… not in his old familiar bully-boy form, of course. But he’s home.
The only other time I had a private cremation (for Jasmine), my dog came home in a plain cardboard box. This time, Robbie arrived in this sweet little tin.
An envelope claimed his certificate of cremation was within. Skeptical me figured the pet cemetery was offering confirmation that this little box really did contain the mortal remains of my bully boy. After all, the potential trust issues with cremation are enormous. How do I know this is really Robbie? Not somebody’s cat? Or a mixed-up batch of assorted burned animals? Or sweepings from somebody’s fireplace? I opened the envelope eager to see what assurances the crematorium might offer.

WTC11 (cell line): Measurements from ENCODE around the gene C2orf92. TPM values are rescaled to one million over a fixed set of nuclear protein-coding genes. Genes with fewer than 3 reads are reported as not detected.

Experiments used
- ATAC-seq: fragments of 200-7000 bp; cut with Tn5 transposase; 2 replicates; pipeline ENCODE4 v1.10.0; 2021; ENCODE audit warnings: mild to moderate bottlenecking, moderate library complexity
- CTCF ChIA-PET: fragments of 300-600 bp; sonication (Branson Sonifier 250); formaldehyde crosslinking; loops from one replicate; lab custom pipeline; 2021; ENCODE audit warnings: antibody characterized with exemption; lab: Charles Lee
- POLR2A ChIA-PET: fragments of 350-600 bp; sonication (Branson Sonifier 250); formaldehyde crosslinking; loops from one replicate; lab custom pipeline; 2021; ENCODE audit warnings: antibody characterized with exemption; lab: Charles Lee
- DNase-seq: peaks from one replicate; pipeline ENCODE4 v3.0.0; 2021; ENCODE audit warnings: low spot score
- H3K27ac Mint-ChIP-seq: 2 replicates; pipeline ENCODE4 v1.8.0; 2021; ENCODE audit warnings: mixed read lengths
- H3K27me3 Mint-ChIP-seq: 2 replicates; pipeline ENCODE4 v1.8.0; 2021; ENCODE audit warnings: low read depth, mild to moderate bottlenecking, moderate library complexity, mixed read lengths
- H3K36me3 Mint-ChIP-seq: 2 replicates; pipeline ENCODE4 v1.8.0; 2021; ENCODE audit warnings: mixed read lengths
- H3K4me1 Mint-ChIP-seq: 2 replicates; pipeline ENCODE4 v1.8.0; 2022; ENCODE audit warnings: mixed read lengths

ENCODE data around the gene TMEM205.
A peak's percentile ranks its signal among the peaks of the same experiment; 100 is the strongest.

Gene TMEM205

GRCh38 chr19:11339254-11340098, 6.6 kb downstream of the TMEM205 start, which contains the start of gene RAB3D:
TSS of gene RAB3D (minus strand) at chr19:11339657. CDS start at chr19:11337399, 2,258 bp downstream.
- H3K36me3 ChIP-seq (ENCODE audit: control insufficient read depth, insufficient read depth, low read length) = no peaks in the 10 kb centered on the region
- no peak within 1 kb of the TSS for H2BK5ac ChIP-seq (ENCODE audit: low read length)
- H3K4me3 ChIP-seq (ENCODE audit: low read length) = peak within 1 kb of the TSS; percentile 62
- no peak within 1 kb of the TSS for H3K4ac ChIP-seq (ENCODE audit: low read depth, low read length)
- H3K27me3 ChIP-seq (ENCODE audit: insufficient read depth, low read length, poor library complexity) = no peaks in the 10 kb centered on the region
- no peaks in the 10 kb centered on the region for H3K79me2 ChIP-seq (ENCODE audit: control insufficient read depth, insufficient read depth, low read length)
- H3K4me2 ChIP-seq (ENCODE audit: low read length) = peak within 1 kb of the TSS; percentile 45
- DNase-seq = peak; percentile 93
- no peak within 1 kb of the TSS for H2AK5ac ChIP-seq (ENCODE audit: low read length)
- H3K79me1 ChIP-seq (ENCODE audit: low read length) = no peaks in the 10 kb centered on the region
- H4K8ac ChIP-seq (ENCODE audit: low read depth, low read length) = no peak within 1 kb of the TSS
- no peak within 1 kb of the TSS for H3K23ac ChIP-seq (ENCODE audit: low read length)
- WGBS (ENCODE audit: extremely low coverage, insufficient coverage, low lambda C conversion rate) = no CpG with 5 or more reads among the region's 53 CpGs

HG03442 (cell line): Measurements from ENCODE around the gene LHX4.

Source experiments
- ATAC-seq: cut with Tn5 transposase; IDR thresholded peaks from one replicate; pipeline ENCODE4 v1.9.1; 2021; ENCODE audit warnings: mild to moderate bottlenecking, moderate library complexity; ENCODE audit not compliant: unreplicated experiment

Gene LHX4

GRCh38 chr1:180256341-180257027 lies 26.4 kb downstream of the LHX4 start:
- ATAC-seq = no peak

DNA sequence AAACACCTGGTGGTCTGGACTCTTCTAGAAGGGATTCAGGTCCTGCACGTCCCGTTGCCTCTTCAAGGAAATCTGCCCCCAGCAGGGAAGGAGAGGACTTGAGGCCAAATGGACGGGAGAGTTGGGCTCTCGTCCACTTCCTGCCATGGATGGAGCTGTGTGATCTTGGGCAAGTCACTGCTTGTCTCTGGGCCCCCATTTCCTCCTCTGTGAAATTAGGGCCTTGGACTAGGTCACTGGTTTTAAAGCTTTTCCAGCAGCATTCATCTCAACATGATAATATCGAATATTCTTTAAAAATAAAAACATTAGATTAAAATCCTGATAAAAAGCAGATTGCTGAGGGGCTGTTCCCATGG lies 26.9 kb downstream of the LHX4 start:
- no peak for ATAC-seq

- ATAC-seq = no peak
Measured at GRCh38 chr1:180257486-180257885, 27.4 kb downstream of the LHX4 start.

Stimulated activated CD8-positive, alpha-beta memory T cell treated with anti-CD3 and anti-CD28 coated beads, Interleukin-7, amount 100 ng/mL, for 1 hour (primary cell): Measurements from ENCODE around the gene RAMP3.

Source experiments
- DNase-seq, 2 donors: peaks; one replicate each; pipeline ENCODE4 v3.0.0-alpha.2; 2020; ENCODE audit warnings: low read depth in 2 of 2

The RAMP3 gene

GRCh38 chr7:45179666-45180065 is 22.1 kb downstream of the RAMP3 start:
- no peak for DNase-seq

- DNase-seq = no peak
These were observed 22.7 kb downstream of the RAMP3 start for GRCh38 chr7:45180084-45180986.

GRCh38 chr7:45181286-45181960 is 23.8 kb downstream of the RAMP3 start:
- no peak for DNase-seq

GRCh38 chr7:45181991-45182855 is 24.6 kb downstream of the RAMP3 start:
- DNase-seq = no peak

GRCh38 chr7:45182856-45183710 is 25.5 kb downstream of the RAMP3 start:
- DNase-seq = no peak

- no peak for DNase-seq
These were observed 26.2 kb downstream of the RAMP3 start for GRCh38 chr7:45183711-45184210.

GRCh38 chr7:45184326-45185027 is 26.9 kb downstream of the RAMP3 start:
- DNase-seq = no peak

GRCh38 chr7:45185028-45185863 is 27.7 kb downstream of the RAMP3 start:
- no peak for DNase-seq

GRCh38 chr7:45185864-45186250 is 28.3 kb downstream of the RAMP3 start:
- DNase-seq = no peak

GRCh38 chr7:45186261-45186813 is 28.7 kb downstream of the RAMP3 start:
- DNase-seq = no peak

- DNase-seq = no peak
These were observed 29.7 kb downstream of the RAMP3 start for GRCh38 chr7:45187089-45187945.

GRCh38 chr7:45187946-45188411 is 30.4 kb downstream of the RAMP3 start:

But what was inside was no certification of anything. Just a poem so glurgy it could induce a diabetic coma. Especially those last two lines. (I do not think Robbie would want to spend eternity sleeping on a soft cloud in heaven, dreaming pretty dreams. And he certainly wouldn’t do it sweetly; trust me, sweetness was never Robbie’s thing.) Still, as I rolled my eyes at the sodden sentimentality, my eyes teared up.
My neighbor J. has offered a handmade wooden box. Shortly before his sudden death, her husband made a number of pet coffins and small containers for ashes. The tin from the crematorium is cute, but Robbie will soon be partly scattered in the woods while the rest of him remains at home, in a lovingly handmade box, next to Jasmine.